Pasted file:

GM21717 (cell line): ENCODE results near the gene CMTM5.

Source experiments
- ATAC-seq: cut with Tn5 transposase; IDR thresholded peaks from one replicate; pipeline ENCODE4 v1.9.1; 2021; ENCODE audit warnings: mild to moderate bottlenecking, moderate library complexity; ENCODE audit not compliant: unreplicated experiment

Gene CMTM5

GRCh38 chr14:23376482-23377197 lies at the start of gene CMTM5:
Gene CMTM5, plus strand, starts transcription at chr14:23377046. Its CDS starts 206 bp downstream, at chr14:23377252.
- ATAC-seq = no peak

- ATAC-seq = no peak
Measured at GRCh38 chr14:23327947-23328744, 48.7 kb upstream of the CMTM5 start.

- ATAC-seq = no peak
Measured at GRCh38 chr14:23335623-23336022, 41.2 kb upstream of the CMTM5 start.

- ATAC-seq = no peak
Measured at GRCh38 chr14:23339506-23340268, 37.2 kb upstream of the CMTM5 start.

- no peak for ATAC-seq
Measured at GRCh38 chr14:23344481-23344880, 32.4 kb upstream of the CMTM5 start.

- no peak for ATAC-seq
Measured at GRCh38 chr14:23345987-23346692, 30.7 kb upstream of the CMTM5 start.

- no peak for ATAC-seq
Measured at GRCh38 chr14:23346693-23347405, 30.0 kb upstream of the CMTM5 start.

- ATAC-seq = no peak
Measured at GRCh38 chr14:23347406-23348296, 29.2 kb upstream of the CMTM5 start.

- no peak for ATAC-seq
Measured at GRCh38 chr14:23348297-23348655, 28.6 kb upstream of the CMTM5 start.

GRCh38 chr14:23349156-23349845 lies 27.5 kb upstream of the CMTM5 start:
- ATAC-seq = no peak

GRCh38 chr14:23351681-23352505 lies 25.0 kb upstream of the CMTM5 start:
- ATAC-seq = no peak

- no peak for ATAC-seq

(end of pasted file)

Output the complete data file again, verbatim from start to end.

GM21717 (cell line): ENCODE results near the gene CMTM5.

Source experiments
- ATAC-seq: cut with Tn5 transposase; IDR thresholded peaks from one replicate; pipeline ENCODE4 v1.9.1; 2021; ENCODE audit warnings: mild to moderate bottlenecking, moderate library complexity; ENCODE audit not compliant: unreplicated experiment

Gene CMTM5

GRCh38 chr14:23376482-23377197 lies at the start of gene CMTM5:
Gene CMTM5, plus strand, starts transcription at chr14:23377046. Its CDS starts 206 bp downstream, at chr14:23377252.
- ATAC-seq = no peak

- ATAC-seq = no peak
Measured at GRCh38 chr14:23327947-23328744, 48.7 kb upstream of the CMTM5 start.

- ATAC-seq = no peak
Measured at GRCh38 chr14:23335623-23336022, 41.2 kb upstream of the CMTM5 start.

- ATAC-seq = no peak
Measured at GRCh38 chr14:23339506-23340268, 37.2 kb upstream of the CMTM5 start.

- no peak for ATAC-seq
Measured at GRCh38 chr14:23344481-23344880, 32.4 kb upstream of the CMTM5 start.

- no peak for ATAC-seq
Measured at GRCh38 chr14:23345987-23346692, 30.7 kb upstream of the CMTM5 start.

- no peak for ATAC-seq
Measured at GRCh38 chr14:23346693-23347405, 30.0 kb upstream of the CMTM5 start.

- ATAC-seq = no peak
Measured at GRCh38 chr14:23347406-23348296, 29.2 kb upstream of the CMTM5 start.

- no peak for ATAC-seq
Measured at GRCh38 chr14:23348297-23348655, 28.6 kb upstream of the CMTM5 start.

GRCh38 chr14:23349156-23349845 lies 27.5 kb upstream of the CMTM5 start:
- ATAC-seq = no peak

GRCh38 chr14:23351681-23352505 lies 25.0 kb upstream of the CMTM5 start:
- ATAC-seq = no peak

- no peak for ATAC-seq